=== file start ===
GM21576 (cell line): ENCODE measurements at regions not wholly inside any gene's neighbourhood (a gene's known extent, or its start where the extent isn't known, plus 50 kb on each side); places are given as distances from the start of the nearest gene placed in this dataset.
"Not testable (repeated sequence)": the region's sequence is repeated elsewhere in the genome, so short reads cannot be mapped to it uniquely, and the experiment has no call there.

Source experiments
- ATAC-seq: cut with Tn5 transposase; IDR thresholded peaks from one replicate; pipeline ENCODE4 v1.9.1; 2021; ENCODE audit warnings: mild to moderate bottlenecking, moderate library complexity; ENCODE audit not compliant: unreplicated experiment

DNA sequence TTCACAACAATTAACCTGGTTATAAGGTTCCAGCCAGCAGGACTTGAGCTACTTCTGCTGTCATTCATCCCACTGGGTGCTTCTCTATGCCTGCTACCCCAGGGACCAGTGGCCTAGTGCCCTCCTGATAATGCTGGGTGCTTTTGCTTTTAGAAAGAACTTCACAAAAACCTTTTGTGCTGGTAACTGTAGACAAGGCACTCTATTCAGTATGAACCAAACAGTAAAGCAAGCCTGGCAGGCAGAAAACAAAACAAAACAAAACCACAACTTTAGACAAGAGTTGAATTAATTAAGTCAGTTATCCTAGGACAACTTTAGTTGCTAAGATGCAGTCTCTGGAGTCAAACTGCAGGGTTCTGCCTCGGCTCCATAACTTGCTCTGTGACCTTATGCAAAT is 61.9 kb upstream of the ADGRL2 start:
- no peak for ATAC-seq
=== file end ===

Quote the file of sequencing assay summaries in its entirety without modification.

GM21576 (cell line): ENCODE measurements at regions not wholly inside any gene's neighbourhood (a gene's known extent, or its start where the extent isn't known, plus 50 kb on each side); places are given as distances from the start of the nearest gene placed in this dataset.
"Not testable (repeated sequence)": the region's sequence is repeated elsewhere in the genome, so short reads cannot be mapped to it uniquely, and the experiment has no call there.

Source experiments
- ATAC-seq: cut with Tn5 transposase; IDR thresholded peaks from one replicate; pipeline ENCODE4 v1.9.1; 2021; ENCODE audit warnings: mild to moderate bottlenecking, moderate library complexity; ENCODE audit not compliant: unreplicated experiment

DNA sequence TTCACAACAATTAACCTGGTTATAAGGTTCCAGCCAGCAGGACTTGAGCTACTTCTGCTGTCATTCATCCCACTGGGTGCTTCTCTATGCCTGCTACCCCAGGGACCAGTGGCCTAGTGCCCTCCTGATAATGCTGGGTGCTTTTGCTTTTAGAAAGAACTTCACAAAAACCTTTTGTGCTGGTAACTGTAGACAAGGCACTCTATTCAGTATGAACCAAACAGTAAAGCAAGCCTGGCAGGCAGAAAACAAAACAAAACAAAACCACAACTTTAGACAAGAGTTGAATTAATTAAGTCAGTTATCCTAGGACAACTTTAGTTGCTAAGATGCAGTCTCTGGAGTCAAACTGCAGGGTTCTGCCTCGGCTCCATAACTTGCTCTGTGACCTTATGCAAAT is 61.9 kb upstream of the ADGRL2 start:
- no peak for ATAC-seq